In April 1991, Diane was in a car with a friend driving down 395 when a red car pulled up next to her. She looked over and saw that the man driving the car was Curt. She believed that it was the same car that she had seen at the gas station; also, there was a blonde woman in the car. The red car pulled in front of Diane and she was able to write down the license plate number. The car then went to an exit that went to Quantico Marine Base. Diane placed the license plate number to a man living in Virginia; however, he claimed to know nothing about Curt.
Diane later spoke to one of Curt's war buddies, who claimed that Curt was alive and had returned to the United States. However, the friend claimed that Curt had come home a disturbed and dangerous man. In July 1991, Diane and her two daughters went to the Vietnam Veteran's memorial; as they were leaving the restroom, Diane saw Curt nearby. However, since she was with her daughters, she feared for their safety and did not want to approach him. Despite her daughter's pleas, they left without talking to the man that they believed was Curt.
In 1992, Robert Sr. received a bizarre phone call; the caller asked him for the name of a blonde-haired babysitter that Curt once had. When he told the caller the woman's name, a man in the background of the call reacted, saying "Yeah!" Robert believed that his son was there; the caller claimed that he would see Curt soon.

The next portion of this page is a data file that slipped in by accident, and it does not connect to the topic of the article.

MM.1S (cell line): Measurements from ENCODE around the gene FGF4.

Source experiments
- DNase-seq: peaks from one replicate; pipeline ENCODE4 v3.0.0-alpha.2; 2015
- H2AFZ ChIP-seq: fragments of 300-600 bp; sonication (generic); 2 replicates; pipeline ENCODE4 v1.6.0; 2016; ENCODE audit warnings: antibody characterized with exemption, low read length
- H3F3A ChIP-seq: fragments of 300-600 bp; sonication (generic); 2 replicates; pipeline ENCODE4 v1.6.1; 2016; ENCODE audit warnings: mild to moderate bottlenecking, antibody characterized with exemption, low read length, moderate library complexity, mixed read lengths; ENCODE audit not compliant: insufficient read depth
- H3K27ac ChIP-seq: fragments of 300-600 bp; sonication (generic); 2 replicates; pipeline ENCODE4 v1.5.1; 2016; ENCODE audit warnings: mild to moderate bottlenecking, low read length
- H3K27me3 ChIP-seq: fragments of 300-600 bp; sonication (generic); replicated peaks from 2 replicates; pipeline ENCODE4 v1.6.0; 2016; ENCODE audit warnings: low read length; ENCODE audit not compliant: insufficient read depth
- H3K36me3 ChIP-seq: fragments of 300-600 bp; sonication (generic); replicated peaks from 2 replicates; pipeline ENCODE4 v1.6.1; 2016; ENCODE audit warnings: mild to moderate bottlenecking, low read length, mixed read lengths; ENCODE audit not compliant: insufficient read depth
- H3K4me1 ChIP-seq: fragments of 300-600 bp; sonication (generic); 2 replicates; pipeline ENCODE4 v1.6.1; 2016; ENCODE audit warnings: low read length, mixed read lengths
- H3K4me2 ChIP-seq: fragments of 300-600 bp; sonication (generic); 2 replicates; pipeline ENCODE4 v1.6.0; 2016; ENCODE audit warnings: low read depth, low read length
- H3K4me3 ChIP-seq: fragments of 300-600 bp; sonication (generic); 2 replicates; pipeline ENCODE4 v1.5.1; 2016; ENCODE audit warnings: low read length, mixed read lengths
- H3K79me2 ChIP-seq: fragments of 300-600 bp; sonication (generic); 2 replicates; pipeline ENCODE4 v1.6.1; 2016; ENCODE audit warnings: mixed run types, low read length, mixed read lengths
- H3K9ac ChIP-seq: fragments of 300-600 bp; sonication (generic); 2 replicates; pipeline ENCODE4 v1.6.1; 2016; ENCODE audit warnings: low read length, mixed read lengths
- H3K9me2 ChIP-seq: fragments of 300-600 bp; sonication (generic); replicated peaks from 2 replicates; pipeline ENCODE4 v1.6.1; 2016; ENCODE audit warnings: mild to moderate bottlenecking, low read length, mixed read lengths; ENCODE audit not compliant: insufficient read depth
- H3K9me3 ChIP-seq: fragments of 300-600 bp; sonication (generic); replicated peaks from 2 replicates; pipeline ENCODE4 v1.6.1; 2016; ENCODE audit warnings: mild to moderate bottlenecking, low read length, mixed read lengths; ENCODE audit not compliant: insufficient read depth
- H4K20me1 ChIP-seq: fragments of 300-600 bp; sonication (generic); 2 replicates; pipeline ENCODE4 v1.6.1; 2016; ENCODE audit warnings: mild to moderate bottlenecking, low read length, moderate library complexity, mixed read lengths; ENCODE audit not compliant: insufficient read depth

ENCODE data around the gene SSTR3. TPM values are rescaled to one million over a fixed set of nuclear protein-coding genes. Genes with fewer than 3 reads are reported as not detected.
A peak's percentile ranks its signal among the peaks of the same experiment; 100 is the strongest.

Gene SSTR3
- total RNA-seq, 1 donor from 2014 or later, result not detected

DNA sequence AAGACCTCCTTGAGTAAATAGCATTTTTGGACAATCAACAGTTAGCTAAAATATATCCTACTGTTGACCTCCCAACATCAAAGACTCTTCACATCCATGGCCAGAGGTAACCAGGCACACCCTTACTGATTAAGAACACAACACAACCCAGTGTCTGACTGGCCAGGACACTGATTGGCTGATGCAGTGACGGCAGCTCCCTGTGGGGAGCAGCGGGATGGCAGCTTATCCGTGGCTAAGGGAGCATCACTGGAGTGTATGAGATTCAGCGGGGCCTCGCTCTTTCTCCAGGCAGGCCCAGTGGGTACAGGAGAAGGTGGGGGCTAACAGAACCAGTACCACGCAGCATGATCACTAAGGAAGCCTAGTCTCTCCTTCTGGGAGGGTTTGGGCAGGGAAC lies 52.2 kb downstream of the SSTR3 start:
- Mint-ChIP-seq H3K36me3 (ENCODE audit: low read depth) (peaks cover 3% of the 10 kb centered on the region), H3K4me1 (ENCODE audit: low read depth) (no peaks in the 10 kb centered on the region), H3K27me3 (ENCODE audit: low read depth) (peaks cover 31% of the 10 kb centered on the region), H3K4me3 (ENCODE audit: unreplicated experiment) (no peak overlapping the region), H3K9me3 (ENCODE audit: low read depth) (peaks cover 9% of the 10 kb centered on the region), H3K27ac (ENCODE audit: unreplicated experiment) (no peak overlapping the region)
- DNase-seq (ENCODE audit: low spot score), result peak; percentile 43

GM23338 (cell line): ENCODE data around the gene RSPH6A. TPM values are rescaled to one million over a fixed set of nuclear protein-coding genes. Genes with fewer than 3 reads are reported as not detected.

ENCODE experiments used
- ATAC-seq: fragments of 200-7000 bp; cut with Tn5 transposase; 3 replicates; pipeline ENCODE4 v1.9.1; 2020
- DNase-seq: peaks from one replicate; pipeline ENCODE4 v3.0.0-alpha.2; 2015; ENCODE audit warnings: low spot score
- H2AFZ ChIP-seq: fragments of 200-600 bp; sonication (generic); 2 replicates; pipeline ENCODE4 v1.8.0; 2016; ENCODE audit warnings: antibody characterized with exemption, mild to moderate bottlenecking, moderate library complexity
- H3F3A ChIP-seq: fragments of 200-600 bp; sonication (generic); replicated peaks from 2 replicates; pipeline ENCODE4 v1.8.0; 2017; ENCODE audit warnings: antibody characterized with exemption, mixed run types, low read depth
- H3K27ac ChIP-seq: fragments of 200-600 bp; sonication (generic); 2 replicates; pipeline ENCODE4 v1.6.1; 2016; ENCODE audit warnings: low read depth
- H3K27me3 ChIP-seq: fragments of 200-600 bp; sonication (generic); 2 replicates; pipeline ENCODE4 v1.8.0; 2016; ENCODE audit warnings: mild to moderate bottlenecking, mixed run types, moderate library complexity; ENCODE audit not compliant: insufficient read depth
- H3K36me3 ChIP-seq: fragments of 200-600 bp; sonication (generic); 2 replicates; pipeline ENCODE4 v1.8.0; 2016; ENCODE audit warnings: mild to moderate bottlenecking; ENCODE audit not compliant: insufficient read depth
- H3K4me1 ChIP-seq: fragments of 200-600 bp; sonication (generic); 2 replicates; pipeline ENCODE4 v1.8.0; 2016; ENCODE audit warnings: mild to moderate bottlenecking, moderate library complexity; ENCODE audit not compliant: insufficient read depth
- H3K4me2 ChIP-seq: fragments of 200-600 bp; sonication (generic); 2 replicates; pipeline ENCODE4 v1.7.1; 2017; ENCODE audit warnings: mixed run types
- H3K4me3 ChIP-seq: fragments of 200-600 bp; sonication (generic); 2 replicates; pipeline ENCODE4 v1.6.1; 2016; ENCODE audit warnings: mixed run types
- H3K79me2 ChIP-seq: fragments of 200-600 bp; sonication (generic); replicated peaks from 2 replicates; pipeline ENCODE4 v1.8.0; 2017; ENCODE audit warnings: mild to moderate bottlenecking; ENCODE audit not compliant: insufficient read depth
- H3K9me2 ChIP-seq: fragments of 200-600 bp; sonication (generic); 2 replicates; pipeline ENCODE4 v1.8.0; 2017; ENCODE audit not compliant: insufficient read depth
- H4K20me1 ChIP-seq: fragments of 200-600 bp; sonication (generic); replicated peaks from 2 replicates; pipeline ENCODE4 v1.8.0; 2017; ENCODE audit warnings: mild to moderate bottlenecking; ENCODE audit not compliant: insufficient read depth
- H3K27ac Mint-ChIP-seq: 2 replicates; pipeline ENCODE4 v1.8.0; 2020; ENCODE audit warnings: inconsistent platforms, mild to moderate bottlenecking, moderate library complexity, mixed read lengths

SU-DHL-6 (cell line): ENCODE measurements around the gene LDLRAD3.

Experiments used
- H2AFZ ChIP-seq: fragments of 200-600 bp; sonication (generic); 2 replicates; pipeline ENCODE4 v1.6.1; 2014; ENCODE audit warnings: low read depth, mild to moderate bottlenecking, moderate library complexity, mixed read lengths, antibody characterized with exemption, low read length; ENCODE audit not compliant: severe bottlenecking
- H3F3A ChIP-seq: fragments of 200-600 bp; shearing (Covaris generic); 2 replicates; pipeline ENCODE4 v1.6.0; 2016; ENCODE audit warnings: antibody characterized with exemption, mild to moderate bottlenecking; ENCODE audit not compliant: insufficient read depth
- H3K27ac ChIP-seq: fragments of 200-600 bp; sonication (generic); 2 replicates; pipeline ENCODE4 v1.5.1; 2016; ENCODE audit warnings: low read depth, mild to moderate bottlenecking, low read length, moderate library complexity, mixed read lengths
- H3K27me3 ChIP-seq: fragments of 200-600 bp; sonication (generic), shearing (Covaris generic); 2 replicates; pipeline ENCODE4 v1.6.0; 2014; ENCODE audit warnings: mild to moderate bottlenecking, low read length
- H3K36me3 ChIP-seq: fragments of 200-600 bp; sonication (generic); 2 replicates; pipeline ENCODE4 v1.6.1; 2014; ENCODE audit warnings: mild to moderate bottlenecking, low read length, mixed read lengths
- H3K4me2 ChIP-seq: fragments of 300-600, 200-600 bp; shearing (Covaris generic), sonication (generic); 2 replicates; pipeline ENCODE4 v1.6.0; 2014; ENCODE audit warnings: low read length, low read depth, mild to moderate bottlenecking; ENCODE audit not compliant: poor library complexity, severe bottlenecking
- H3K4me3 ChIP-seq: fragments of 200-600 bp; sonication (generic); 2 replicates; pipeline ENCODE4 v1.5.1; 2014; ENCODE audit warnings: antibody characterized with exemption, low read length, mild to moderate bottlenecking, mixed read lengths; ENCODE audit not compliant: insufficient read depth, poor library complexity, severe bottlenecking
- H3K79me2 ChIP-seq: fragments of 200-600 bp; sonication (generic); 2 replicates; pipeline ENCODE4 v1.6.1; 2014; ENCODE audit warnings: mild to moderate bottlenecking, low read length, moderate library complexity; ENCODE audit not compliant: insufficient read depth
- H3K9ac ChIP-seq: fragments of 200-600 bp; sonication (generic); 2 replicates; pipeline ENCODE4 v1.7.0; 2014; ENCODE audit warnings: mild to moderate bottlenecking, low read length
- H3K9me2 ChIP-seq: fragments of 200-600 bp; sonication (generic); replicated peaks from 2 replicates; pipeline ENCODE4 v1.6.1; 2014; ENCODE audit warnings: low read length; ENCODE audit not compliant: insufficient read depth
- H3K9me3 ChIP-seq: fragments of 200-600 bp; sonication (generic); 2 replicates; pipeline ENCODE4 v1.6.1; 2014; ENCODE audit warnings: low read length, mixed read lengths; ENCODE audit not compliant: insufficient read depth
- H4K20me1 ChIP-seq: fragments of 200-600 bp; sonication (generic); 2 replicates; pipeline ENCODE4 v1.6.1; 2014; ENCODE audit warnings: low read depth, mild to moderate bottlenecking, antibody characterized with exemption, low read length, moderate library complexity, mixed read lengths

In August 1993, the Bortons were notified that a new set of documents regarding MIAs and POWs had been de-classified by the government. When they met with officials at Marine headquarters, they were told that they had found some remains that they believed belonged to Curt. One declassified report told of four American soldiers that had been killed by the Viet Cong in 1966. Vietnamese eyewitnesses claimed that the bodies were buried and then later moved to a different grave-site. Curt's teeth and dog tags found at the grave-site led military officials to believe that Curt was killed in Vietnam. However, the teeth were compared with x-rays provided by the military, not by Curt's family. According to spokesperson Dave Greco, there was remains trade in Vietnam around that time. Apparently, robbers had taken Curt's remains and transported them to multiple locations. In the process, some of his teeth fell out. According to Greco, forensics have determined that he remains belong to Curt; Curt's family does not believe this.